Chinese reactions to Trump’s tweets
Xi stays cool as Trump tweets tough
Last night Donald Trump tweeted, “The meeting next week with China will be a very difficult one in that we can no longer have massive trade deficits…and job losses. American companies must be prepared to look at other alternatives.” By the time you read this, he will also have signed two executive orders that CNBC says “would seem to confirm that China’s trade relationship with the U.S. is still in the White House crosshairs.” The first order calls for a detailed report on the cause of America’s trade deficits. The second “will support increased collection of penalties foreign companies must pay for receiving support from their home governments” that allow them to sell products in the U.S. cheaply.
The South China Morning Post reports that when asked about Trump’s tweets earlier today, Chinese vice-minister of foreign affairs Zheng Zeguang 郑泽光 “reiterated Beijing’s usual lines that China was not deliberately chasing trade surpluses or seeking trade advantages.” According to the China Daily, Zheng also said that “the two leaders will embark on an in-depth exchange of views on China-U.S. ties and major international and regional issues of common concern.” State media articles on the upcoming presidential meeting have all adopted a similar cool and restrained tone.
There is not much reaction to Trump’s tweets on Chinese social media, but the Financial Times’ Chinese edition mentioned the tweets on its Weibo account. Many of the responses to it are along the lines of “who made the U.S. buy all our stuff without selling its own products?” Currently, the most popular posting (in Chinese) on Weibo when searching for “Trump” (特朗普 tèlǎngpǔ) and “Twitter” (推特 tuītè) is about the Burned your tweet account that shows a robot that prints out and burns every new tweet by the American president.
Ear grown on man’s arm transplanted to his head
In November last year, Chinese media first reported and published photos of an ear being grown on the arm of a Chinese man who had lost one of his in an accident. The surgeon who planned the procedure was Guo Shuzhong 郭树忠, who performed China’s first face transplant in 2006. News comes today that Dr. Guo has successfully transplanted the new ear to the patient’s head at a hospital in Xi’an, Shaanxi Province.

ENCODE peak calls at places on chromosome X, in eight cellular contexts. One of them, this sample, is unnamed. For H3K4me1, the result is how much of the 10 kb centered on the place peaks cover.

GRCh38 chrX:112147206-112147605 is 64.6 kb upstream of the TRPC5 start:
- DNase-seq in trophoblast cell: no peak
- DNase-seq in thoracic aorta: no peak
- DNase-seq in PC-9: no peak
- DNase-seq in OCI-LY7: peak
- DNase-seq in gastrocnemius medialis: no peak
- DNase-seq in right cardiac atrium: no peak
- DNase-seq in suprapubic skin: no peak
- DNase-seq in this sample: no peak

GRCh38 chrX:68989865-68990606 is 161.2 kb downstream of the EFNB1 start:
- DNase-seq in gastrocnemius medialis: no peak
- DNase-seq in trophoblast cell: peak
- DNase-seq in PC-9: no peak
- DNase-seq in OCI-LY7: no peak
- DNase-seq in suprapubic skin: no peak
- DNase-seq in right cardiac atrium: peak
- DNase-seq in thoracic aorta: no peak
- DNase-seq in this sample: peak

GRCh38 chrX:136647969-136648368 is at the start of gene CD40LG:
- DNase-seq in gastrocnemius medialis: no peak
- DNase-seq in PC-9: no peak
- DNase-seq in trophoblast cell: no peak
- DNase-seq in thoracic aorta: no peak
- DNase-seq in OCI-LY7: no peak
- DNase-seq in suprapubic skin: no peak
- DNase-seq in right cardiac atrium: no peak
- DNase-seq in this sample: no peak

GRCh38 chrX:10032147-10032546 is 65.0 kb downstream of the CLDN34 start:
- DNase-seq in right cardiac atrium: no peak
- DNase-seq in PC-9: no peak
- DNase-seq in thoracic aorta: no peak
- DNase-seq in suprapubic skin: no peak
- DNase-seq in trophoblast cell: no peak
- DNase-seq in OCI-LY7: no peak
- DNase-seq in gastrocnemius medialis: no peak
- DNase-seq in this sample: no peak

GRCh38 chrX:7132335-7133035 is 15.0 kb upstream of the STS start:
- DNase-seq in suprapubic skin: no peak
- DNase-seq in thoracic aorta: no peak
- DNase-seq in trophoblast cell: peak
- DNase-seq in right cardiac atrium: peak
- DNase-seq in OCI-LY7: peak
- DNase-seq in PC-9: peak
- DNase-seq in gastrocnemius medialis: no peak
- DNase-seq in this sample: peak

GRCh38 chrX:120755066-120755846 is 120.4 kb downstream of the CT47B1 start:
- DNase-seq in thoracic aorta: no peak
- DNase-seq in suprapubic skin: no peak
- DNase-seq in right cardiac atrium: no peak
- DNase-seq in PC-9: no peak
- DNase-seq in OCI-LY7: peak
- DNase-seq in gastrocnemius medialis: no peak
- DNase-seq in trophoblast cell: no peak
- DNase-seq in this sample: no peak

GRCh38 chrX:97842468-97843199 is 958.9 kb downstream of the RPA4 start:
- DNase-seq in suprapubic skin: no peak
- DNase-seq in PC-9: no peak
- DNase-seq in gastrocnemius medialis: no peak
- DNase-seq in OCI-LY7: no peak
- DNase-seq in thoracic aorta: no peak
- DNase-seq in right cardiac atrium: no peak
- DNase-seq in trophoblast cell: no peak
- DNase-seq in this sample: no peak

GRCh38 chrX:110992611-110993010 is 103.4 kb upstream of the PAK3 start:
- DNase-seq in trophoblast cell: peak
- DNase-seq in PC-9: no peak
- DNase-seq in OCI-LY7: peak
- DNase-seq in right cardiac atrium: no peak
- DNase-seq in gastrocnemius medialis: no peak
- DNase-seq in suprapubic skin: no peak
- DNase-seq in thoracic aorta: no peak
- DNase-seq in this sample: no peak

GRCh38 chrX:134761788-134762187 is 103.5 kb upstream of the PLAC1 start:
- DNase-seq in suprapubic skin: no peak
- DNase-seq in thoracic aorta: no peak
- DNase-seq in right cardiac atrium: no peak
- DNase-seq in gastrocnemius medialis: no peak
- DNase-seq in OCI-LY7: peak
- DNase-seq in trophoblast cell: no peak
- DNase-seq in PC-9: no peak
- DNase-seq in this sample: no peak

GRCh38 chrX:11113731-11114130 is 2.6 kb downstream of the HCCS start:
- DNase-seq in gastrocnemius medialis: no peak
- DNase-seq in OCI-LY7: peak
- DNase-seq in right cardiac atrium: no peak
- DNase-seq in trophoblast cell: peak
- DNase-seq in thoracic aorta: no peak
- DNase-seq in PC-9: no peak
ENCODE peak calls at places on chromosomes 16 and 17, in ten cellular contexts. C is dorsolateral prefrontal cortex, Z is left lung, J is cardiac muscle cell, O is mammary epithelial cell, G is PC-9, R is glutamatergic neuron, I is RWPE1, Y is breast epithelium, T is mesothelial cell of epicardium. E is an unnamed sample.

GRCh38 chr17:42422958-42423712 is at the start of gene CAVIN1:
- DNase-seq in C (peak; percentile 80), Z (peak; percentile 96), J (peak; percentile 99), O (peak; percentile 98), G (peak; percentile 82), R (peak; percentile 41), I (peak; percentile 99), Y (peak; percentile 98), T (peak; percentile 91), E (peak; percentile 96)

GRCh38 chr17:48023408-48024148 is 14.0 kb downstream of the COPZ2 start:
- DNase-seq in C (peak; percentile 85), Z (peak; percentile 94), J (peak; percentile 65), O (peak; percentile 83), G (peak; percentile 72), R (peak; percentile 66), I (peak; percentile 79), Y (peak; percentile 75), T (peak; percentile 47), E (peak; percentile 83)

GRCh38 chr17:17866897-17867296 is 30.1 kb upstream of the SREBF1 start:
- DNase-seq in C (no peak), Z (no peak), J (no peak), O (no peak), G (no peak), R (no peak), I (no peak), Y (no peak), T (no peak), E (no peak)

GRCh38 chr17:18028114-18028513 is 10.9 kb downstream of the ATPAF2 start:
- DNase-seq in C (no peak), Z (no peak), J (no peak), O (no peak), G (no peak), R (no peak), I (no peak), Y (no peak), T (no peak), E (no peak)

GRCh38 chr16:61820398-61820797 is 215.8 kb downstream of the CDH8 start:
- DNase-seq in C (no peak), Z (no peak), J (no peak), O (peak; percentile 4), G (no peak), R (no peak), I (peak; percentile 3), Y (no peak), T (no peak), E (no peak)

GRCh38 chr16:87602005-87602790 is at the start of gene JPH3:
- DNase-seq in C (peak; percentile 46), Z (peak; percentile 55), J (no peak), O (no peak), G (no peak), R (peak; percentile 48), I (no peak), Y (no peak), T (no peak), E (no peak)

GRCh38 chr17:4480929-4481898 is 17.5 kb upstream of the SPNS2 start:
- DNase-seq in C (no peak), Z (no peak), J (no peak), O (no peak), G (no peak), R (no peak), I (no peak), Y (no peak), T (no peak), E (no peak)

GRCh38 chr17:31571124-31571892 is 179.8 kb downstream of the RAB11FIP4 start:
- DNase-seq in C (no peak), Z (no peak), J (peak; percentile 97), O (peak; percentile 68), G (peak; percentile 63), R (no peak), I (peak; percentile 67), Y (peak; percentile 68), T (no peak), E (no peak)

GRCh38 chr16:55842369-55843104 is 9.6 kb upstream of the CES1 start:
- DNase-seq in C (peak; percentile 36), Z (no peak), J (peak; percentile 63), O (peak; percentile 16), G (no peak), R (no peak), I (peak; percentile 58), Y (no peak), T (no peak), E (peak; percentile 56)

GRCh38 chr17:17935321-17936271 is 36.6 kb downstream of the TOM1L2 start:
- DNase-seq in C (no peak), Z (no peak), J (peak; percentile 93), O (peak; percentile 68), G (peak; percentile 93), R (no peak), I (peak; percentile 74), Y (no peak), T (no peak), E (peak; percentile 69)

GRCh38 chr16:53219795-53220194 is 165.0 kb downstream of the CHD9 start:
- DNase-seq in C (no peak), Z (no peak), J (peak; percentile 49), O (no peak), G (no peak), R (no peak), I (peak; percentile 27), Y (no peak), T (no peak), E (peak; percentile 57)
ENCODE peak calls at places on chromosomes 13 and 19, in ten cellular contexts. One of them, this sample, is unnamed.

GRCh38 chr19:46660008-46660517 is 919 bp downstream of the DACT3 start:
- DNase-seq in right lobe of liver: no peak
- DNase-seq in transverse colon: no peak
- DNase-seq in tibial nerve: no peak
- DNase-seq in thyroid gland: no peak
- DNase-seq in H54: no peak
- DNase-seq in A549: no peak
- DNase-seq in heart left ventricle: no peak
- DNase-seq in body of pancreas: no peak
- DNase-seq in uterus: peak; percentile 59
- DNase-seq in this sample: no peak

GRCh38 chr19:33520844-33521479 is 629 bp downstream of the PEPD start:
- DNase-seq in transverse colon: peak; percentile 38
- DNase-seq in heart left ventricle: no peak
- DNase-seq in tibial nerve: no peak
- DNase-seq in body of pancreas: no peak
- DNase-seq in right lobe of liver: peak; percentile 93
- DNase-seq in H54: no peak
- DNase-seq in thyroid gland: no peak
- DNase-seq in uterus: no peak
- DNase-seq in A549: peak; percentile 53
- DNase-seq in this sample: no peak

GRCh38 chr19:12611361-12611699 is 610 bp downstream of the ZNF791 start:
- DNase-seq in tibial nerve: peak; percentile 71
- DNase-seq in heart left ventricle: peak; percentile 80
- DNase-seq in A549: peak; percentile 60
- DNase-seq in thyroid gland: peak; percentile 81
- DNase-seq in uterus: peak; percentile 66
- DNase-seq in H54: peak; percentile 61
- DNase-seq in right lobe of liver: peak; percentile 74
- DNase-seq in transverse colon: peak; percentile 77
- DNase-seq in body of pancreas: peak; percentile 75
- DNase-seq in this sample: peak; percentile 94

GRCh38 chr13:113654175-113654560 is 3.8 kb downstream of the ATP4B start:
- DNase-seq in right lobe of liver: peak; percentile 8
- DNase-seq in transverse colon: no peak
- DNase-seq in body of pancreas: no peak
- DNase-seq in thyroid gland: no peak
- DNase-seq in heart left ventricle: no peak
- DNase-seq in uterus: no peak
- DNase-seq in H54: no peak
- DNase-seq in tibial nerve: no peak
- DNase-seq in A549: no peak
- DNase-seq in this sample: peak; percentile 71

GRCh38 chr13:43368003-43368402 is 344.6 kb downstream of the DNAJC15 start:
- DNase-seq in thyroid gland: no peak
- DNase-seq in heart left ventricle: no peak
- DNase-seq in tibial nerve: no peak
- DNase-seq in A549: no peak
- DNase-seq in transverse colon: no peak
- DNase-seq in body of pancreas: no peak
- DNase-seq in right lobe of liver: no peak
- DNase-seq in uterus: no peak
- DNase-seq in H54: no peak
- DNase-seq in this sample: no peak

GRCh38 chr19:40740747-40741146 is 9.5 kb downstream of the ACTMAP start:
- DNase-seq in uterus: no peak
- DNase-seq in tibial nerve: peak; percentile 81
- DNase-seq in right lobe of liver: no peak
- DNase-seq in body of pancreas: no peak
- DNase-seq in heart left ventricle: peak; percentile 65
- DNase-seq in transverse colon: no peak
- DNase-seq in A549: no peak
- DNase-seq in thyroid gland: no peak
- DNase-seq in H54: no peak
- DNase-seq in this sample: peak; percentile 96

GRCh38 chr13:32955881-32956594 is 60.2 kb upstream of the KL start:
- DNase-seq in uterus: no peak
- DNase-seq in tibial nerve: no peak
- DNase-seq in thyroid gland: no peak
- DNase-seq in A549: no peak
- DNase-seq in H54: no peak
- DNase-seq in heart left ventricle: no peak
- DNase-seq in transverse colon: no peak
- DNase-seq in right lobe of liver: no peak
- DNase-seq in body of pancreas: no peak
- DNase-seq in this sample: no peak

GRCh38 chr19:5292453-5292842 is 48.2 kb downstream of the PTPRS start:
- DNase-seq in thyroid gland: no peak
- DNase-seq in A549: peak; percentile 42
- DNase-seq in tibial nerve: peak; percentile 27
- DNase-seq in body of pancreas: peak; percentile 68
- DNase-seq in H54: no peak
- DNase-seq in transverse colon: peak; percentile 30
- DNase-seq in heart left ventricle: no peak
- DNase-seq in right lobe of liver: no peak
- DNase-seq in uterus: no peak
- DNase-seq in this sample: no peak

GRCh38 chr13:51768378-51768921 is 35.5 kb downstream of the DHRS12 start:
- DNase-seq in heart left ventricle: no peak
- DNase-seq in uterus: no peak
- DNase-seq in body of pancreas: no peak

Viral video Friday
Today on SupChina, we present a compilation of this week’s most popular short videos on the Chinese internet, produced by Jia Guo.
China spends billions in Egypt to woo the Middle East
The latest episode of the China in Africa podcast examines “why China thinks the timing is right to make a new effort for expanded influence in Egypt and the broader Middle East.” You can listen to it here.
New foreigner work permit system goes national tomorrow
China’s new work permit and visa rules will be implemented in April. The China Law blog has a useful review of the rules and some advice about foreigner employment contracts.
—Jeremy Goldkorn, Editor-in-Chief
This week on SupChina
- How does healthcare in the U.S. compare with China’s?
- Video: Problems in China’s healthcare system
- Translation: New laws to take effect on April 1, 2017
- China’s push into Eastern Europe: A conversation with Martin Hála
- Sinica Podcast: China’s push into Eastern Europe: A conversation with Martin Hála
This week’s news roundups are:
- Mar 27: The selection of Carrie Lam
- Mar 28: Violent protests in Paris after police shoot Chinese man
- Mar 29: Xi plants trees, Trump plans smog
- Mar 30: Will China start sorting its waste?
This issue of the SupChina newsletter was produced by Sky Canaves, Lucas Niewenhuis, Jia Guo, and Jiayun Feng. More China stories worth your time are curated below, with the most important ones at the top of each section.
BUSINESS AND TECHNOLOGY:
Tesla and Tencent: A smart move by Elon Musk